Cultural Icons: A Case Study Analysis of their Formation and Reception.
Doctoral thesis, University of Central Lancashire.
This thesis addresses the contested and poorly defined subject area of cultural iconicity. Careful consideration of three specific uses of the term - in the popular media, as a new way of articulating national identity, and in academic publications - reveals the extent to which the term is currently poorly comprehended and misapplied. The research proposes the introduction of tighter defining parameters to cultural iconography and presents an original definition against existing work in the field.
The main aim, therefore, is straightforward; to attempt to answer the general question, what are cultural icons? To meet this end a definition of iconicity will be proposed consisting of four inter-connected conditions comprising, a) distinctness of image, b) durability of image, c) reproducibility of image and d) the tragic-dramatic narrative inherent in the image. The decision to implement such a definition is supported by a range of theoretical influences, from the ideas on perception developed by the German philosopher Arthur Schopenhauer, to recent work on the dramatic impact of tele-visual images. The philosophical influence applies the idea that human perception is strongly drawn towards tragic-dramatic forms - the tragic-dramatic narrative of cultural icons being an essential component of the definition - while new research into how images impact on common memory supports this application.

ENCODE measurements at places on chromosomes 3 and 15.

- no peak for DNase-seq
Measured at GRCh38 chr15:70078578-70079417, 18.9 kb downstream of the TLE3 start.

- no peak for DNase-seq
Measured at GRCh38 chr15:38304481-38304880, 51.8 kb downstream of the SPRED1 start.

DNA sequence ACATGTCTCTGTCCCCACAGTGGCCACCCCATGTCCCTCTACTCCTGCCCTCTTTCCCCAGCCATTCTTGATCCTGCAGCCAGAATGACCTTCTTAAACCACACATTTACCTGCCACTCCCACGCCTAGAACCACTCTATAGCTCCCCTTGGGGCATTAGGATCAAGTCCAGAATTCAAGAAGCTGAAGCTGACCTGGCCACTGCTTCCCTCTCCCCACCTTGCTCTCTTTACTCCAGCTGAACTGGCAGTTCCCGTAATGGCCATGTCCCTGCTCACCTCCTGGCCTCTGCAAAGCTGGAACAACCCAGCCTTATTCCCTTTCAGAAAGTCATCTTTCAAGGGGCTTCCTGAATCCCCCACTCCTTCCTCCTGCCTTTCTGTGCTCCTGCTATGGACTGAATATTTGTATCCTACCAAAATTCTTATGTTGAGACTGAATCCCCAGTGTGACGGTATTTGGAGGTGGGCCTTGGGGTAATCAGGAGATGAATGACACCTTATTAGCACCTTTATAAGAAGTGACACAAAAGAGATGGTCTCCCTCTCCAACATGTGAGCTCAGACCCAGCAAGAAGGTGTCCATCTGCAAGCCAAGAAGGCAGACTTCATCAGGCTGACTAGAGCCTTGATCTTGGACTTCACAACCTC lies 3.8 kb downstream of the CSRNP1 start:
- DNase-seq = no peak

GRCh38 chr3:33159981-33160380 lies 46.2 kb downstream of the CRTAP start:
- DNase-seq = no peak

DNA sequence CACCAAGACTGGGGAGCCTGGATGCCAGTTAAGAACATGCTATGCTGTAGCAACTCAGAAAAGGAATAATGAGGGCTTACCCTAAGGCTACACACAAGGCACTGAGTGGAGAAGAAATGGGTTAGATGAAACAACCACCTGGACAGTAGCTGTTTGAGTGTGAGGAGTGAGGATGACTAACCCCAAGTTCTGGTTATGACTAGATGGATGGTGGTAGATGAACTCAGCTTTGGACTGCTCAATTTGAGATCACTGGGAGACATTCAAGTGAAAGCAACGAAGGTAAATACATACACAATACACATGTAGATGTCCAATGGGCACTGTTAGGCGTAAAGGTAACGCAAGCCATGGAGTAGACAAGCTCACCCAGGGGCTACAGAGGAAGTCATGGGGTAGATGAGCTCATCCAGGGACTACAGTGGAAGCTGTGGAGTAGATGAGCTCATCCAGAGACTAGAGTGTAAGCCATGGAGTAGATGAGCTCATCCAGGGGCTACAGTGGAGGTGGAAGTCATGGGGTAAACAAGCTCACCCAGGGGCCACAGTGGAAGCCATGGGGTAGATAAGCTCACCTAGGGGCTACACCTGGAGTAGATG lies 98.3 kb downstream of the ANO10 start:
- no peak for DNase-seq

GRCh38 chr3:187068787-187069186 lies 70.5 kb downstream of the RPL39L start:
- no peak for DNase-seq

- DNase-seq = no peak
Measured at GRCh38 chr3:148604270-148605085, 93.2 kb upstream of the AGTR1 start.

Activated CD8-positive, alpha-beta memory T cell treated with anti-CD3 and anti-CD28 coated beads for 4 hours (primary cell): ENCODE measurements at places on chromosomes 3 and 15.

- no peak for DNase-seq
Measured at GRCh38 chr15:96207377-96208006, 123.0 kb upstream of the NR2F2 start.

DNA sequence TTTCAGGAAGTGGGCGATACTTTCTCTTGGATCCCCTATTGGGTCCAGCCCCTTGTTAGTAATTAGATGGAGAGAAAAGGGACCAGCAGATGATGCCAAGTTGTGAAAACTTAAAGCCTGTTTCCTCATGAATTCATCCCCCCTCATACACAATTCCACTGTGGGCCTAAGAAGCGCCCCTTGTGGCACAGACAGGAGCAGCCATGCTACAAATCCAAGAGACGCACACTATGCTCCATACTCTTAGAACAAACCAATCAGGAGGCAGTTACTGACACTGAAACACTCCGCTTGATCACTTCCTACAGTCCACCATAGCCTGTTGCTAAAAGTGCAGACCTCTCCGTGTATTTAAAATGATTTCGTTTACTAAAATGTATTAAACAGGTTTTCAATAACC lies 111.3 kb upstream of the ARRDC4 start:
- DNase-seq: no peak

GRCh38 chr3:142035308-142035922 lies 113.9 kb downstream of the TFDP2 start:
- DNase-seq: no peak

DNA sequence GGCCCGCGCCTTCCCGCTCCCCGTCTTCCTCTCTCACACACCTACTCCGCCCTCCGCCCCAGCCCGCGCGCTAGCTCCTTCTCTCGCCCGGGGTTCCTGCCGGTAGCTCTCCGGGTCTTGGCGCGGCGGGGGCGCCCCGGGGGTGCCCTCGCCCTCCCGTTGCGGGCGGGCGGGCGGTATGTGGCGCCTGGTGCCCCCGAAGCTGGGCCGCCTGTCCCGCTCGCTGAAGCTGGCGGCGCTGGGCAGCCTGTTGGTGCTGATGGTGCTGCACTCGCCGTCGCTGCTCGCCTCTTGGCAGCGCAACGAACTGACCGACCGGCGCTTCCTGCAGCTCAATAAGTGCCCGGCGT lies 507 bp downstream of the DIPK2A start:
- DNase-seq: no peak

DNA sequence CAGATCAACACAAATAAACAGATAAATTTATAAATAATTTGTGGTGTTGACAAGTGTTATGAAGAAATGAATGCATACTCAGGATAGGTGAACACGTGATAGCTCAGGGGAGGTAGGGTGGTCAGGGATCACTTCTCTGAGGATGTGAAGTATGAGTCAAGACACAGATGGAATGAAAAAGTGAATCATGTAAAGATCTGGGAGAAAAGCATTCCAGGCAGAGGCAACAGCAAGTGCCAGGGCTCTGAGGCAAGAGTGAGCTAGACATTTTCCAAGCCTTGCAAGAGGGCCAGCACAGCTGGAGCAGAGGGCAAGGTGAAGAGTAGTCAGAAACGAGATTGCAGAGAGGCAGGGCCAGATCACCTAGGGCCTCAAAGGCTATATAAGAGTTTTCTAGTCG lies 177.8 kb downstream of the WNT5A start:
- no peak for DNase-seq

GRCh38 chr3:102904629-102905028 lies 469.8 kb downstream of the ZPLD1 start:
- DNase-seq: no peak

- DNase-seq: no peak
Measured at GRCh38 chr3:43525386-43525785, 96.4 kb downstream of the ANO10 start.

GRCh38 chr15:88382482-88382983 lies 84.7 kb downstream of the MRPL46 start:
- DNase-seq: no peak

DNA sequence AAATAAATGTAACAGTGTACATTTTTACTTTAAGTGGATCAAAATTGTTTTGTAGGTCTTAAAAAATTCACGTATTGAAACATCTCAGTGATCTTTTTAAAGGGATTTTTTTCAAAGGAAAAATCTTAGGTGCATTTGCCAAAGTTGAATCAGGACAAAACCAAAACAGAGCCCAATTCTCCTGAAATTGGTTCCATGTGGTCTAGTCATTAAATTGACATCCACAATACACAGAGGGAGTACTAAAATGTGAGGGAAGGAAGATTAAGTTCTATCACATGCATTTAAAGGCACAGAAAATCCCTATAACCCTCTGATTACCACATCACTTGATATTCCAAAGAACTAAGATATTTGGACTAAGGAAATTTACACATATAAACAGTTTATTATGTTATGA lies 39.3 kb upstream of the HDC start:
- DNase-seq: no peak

The method adopted attacks the central question in three ways. Firstly, by applying throughout the work an original and practical working definition of cultural iconicity. Secondly, by differentiating the properties of primary cultural icons from other important cultural symbols (as in, for example, comparing cultural icons to photographic iconography and non-image based cultural myths). Third, a series of in-depth case studies applying the definition to real examples, which will be the crux of the project and, if successful, may prove not only an original contribution to knowledge in this new and exciting area of research, but should also appeal to a wider, non-academic readership.
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